Laika's next level

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Wednesday, April 01, 2009
TravisKnight Laika CEO Travis Knight on the set of Coraline.

PHOTOS COURTESY OF LAIKA

Travis Knight solidified his reputation as an animator with his work on Coraline, the debut box office hit from Portland animation studio Laika Inc., owned by his father, Nike founder Phil Knight. Now, as Laika’s newly named CEO, his first order of business is choosing the company’s follow-up film and seeking out a Hollywood studio partner that will help solidify Laika’s reputation as a rising star in animation.

Knight, who served as lead animator on Coraline, replaces Dale Wahl, who is retiring. Wahl will stay on board through October, acting as head of finance and operations until Laika finds someone for that role. Claire Jennings, producer of Coraline and Wallace and Gromit in the Curse of the Were-Rabbit, takes on the new position of president.

Knight acknowledges he comes to the role with a different perspective and background than Wahl, who he calls a “corporate and finance guy through and through.”

“What I represent is something entirely different,” he says. “This is a business about creating art. We’re making works of art. In me you have someone where that’s my background. I’ve been in the trenches producing. The creative process I understand to the core. I bring that sensibility to the leadership of the company.”

coraline Below, a scene from Coraline, on which Knight was lead animator.

Knight, 35, isn’t planning any major changes in the company’s direction or development slate, which he’s been involved with as a Laika board member and head of animation.

Laika has yet to identify its next film after scrapping Jack and Ben’s Animated Adventure in December. Among the eight in development are Here Be Monsters!, based on the bestselling book about a 12-year-old boy who lives underground in 1850s London, and Paranorman, an original idea from Laika story chief Chris Butler about a cursed small town that can only be saved by a 13-year-old boy.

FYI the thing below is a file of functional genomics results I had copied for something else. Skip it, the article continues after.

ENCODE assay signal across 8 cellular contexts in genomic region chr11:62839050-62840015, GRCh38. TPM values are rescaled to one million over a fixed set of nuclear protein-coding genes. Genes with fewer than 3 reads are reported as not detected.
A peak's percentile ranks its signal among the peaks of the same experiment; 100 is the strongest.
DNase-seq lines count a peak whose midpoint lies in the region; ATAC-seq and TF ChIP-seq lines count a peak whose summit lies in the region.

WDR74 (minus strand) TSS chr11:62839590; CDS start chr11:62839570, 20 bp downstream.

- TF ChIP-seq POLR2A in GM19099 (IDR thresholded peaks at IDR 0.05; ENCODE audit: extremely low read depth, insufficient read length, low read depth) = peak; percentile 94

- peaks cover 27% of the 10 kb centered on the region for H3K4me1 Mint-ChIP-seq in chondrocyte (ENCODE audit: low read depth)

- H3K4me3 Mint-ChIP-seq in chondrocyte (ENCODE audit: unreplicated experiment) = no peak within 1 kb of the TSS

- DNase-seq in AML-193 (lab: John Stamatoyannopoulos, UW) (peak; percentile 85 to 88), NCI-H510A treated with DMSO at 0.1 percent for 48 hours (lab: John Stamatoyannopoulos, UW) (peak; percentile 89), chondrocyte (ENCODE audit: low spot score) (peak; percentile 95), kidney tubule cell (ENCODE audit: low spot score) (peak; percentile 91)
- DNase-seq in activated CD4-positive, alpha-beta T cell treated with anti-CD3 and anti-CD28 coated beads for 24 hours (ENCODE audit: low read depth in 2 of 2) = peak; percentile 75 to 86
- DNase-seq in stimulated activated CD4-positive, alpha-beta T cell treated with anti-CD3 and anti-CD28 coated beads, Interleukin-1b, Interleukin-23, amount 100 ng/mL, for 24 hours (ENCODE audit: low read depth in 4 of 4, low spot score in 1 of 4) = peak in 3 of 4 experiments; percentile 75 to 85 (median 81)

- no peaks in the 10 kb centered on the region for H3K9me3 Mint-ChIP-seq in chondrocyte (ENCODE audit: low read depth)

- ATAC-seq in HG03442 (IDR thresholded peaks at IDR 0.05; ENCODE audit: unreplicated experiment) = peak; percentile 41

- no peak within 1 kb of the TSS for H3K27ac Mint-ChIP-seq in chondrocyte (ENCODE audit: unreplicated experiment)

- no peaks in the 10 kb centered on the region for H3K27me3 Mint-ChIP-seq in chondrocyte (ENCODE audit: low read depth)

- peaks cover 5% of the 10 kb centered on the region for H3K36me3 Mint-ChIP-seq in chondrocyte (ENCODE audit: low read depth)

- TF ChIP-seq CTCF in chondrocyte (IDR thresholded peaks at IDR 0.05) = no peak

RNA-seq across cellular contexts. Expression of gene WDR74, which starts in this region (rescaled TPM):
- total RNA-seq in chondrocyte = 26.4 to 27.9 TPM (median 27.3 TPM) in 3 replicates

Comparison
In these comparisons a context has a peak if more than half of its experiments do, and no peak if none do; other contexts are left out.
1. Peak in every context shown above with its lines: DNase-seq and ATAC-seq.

Knight says Laika will continue pursuing films that set it apart from other animation companies and is looking for Hollywood studio distributors and partners in line with that philosophy. “The business has to be profitable,” he says. “In my mind, doing something innovative is the way to get there.”

Laika’s boldness paid off on Coraline, which has grossed more than $70 million in theaters. The film was distributed by Focus Features but was completely financed by Phil Knight when other potential partners balked at a scary children’s movie. Travis Knight won’t talk about potential finance partnerships for upcoming projects.

With Coraline complete and Jack and Ben off, Laika has shrunk its ranks down to around 300, but Knight says it will be hiring again once its next project goes into production. The nature of the film business, with the continual beginning and end of each new project, means that Laika’s ranks will continue to ebb and flow, he says. For Coraline, Laika brought in animators from around the world, but it also employed local talent.

Plans for a state-of-the-art 30-acre Laika campus in Tualatin are on hold until it gets other business fundamentals in place, he says.

Knight won’t be able to be as deeply involved in animating future projects as he was on Coraline, given his new role as a “neophyte captain of industry,” but, he says, “I made a commitment to myself that I can’t ever lose that direct connection with the work.”

JENNIFER NETHERBY

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